Analog devices are inputs and outputs that can have an infinite number of states. These devices can not only be on and off, but they can also be barely on, almost totally on, not quite off, etc.
These devices send/receive complex signals to/from a PLC. Their communications consist of a variety of signals, not just 1s and 0s.
The overhead light and switch we just discussed are both examples of discrete devices. The switch can only be either totally on or totally off at any given time. The same is true for the light.
A thermometer and a control valve are examples of the other type of I/O devices—analog.
A thermometer is an analog input device because it provides data that can have an infinite number of states. Temperature isn’t just hot or cold. It can have a variety of states, including warm, cool, moderate, etc.
A control valve is an analog output for the same reason. It can be totally on or totally off, but it can also have an infinite number of settings between these two states.
Because different input and output devices send different kinds of signals, they sometimes have a hard time communicating with the PLC. While PLCs are powerful devices, they can’t always speak the “language” of every device connected to them.
That’s where the I/O modules we talked about earlier come in. The modules act as “translators” between the field devices and the PLC. They ensure that the PLC and the field devices all get the information they need in a language that they can understand.
We discussed a little bit earlier about the control program. The control program is a software program in the PLC’s memory. It’s what puts the control in a programmable controller
The user or the system designer is usually the one who develops the control program. The control program is made up of things called instructions. Instructions are, in essence, little computer codes that make the inputs and outputs do what you want in order to get the result you need.
There are all different kinds of instructions and they can make a PLC do just about anything (add and subtract data, time and count events, compare information, etc.).
All you have to do is program the instructions in the proper order and make sure that they are telling the right devices what to do and voila!…you have a PLC-controlled system.
And remember, changing the system is a snap. If you want the system to act differently, just change the instructions in the control program.
Different PLCs offer different kinds of instructions. That’s part of what makes each type of PLC unique. However, all PLCs use two basic types of instructions:
Contacts are instructions that refer to the input conditions to the control program—that is, to the information supplied by the input field devices. Each contact in the control program monitors a certain field device.
The contact waits for the input to do something in particular (e.g., turn on, turn off, etc.—this all depends on what type of contact it is).
Then, the contact tells the PLC’s control program, “The input device just did what it’s supposed to do. You’d better check to see if this is supposed to affect any of the output devices.”
Coils are instructions that refer to the outputs of the control program—that is, to what each particular output device is supposed to do in the system.
Like a contact, each coil also monitors a certain field device. However, unlike a contact, which monitors the field device and then tells the PLC what to do, a coil monitors the PLC control program and then tells the field device what to do.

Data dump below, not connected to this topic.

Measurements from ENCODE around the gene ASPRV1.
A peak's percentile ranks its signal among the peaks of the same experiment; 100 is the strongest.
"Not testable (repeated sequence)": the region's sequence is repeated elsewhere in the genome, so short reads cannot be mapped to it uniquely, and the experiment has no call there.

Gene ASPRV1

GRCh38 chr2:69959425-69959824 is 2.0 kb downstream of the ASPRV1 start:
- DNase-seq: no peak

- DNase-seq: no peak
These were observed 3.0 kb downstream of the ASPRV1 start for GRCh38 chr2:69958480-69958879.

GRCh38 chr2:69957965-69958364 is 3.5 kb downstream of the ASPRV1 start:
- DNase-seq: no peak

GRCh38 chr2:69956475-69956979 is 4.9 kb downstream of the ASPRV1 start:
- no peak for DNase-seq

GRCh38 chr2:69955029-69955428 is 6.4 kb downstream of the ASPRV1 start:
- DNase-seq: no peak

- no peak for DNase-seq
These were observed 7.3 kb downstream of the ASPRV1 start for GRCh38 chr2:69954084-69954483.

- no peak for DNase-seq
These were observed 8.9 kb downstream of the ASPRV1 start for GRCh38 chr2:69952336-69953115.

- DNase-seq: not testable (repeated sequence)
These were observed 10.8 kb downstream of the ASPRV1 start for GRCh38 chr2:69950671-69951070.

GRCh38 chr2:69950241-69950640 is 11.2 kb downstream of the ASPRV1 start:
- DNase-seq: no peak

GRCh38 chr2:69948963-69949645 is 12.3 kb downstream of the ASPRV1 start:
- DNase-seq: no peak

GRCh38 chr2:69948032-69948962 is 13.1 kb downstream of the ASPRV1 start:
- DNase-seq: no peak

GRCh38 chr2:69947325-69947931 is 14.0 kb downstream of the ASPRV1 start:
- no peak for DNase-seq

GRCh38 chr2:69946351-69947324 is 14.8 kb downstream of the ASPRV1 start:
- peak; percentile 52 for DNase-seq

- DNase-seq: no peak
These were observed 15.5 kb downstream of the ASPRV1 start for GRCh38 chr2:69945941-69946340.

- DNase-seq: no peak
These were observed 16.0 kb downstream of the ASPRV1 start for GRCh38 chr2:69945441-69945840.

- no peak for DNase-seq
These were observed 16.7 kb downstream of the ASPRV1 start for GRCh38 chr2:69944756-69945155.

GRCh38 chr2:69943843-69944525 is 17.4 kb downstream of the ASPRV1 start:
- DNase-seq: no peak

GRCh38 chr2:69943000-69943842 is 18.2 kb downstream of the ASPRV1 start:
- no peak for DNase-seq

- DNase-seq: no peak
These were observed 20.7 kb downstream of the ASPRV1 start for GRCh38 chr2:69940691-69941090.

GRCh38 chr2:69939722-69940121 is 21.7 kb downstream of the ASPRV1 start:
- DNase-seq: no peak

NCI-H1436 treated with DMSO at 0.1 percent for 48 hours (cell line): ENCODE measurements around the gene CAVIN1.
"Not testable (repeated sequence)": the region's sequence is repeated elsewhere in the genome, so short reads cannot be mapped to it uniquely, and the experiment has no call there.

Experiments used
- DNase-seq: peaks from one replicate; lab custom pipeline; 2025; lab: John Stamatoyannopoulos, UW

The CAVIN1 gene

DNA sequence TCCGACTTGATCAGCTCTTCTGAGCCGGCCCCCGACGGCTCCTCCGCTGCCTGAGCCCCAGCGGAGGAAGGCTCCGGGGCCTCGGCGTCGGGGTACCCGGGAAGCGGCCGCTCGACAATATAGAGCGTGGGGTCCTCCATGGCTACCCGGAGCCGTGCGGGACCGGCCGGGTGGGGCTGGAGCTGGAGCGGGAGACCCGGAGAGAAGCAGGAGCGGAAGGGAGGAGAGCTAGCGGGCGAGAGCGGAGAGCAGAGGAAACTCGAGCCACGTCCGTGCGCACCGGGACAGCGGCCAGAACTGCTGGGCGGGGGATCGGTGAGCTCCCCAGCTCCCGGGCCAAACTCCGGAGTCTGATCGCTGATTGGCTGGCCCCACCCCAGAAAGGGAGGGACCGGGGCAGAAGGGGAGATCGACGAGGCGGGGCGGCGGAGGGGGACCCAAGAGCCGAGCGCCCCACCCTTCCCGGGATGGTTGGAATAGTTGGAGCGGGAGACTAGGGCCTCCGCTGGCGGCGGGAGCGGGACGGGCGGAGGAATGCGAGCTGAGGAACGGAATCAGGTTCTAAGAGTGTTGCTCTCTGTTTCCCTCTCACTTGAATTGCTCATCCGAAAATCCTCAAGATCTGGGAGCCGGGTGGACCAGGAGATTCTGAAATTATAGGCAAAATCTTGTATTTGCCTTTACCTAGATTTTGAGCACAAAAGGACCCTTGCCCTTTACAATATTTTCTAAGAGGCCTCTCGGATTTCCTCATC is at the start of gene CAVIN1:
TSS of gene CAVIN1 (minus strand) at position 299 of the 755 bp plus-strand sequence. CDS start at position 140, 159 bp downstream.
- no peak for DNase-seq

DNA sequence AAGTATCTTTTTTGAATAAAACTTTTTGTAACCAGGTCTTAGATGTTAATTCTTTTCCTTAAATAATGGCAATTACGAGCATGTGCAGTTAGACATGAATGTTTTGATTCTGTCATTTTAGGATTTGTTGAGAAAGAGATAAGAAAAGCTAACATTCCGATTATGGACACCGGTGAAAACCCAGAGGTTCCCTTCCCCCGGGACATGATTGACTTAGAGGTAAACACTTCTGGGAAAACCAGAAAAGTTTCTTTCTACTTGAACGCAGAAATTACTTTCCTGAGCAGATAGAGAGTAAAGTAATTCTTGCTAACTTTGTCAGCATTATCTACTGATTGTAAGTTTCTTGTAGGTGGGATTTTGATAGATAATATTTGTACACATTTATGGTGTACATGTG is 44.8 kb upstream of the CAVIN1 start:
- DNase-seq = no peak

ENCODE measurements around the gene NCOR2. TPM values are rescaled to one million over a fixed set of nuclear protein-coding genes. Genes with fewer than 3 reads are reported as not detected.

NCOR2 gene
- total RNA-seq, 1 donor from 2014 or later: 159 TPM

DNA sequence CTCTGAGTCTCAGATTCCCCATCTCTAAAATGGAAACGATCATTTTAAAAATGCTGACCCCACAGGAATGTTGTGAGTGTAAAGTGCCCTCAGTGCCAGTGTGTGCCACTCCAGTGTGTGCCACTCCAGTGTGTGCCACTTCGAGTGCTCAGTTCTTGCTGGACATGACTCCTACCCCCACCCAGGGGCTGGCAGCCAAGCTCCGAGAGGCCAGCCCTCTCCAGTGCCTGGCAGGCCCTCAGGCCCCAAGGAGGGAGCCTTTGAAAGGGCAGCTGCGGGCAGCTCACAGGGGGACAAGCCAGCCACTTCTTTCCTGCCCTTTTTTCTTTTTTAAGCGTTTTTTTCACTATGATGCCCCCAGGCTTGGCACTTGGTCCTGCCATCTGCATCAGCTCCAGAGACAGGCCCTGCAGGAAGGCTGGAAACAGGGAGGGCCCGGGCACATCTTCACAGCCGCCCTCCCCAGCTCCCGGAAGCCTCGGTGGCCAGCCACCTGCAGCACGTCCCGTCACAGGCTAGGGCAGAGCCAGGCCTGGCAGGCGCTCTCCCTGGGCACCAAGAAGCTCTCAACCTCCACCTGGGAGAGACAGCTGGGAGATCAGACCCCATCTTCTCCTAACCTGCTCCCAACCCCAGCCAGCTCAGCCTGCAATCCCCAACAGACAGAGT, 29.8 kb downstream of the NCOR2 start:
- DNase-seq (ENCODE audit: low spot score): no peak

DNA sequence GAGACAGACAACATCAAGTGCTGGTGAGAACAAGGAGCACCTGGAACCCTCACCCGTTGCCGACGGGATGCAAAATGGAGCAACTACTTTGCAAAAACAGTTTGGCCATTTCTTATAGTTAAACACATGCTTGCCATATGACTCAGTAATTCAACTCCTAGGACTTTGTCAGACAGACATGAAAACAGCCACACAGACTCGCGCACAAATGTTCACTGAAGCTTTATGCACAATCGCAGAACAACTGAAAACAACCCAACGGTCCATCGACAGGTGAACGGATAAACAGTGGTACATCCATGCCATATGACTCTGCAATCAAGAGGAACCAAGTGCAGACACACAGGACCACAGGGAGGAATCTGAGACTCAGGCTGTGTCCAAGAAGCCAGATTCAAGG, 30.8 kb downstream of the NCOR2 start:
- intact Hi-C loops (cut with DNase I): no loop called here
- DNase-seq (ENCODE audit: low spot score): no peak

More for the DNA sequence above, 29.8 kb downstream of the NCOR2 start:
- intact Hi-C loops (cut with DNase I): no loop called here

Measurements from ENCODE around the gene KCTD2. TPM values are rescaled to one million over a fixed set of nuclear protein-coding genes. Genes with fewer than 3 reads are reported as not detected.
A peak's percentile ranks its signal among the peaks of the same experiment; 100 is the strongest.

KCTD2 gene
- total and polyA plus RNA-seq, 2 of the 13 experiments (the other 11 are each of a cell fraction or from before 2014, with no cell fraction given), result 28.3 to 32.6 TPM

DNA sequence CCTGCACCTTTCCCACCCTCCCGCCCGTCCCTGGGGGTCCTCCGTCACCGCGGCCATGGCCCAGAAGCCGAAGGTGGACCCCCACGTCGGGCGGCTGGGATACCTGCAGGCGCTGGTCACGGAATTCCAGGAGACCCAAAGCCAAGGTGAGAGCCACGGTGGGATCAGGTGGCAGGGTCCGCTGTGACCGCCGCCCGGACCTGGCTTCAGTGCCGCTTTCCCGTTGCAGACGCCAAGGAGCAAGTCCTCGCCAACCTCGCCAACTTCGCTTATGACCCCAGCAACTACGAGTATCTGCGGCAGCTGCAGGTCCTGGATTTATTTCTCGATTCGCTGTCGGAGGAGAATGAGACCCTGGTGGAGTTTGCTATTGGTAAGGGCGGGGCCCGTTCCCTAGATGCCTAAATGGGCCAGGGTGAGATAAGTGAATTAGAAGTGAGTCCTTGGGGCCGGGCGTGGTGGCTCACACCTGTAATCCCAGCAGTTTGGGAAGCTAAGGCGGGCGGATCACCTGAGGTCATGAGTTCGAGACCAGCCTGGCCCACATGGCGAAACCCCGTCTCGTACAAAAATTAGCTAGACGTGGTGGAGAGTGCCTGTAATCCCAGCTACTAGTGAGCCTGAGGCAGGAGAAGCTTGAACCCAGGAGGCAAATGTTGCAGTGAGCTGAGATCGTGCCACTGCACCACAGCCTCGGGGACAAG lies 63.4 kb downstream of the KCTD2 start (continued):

It tells the output device, “Hey, the PLC just told me that the switch turned on. That means that you’re supposed to turn on now. So let’s go!”
Let’s talk again about that souped-up switching circuit, in which a wall switch and an overhead light are connected to a PLC. Let’s say that turning on the switch is supposed to turn on the light.
In this situation, the PLC’s control program would contain a contact that examines the input device—the wall switch—for an on condition and a coil that references the light. When the switch turns on, the contact will “energize,” meaning that it will tell the PLC that the condition it’s been looking for has happened.
The PLC will relay this information to the coil instruction by energizing it. This will let the coil know that it needs to tell its referenced output—the light—to turn on.
In PLC talk, this three-step process of monitoring the inputs, executing the PLC control program, and changing the status of the outputs accordingly is called the scan.
A PLC’s memory system is very complex, allowing it to store information not only about the control program but about the status of all the inputs and outputs as well. To keep track of all this information, it uses a system called addressing.
An address is a label or number that indicates where a certain piece of information is located in a PLC’s memory.
Just like your home address tells where you live in your city, a device or piece of data’s address tells where information about it resides in the PLC’s memory.
That way, if a PLC wants to find out information about a field device, it knows to look in its corresponding address location.
Some addresses contain information about the status of particular field devices. Other addresses store data that’s the result of control program computations.
Still others contain reference data entered by the system programmer. Nonetheless, no matter what type of data it is, a PLC uses its addressing scheme to keep track of it all. That way, it’ll have the right data when it needs it.
PLCs can seem a little daunting at first, but there’s no need to panic. Just remember that all PLCs follow the basic rules of operation we’ve just discussed. All PLCs have a CPU and an input/output system.
They also all use a control program, instructions, and addressing to make the equipment in the control system do what it’s supposed to do.
And no matter how many inputs and outputs you add to it, every PLC does the same three things: (1) examines its input devices, (2) executes its control program, and (3) updates its output devices accordingly. So in reality, understanding PLCs is as simple as 1-2-3!
Now that you know what these things called PLCs are and how they make our lives easier, you might want to take the next step and learn how to use them. If you do, you’re on the right track.
Since PLCs are now being used more than ever, a working knowledge of PLCs is an invaluable skill.
ArticleSource : instrumentationtools.com
ImageSource : Machine Design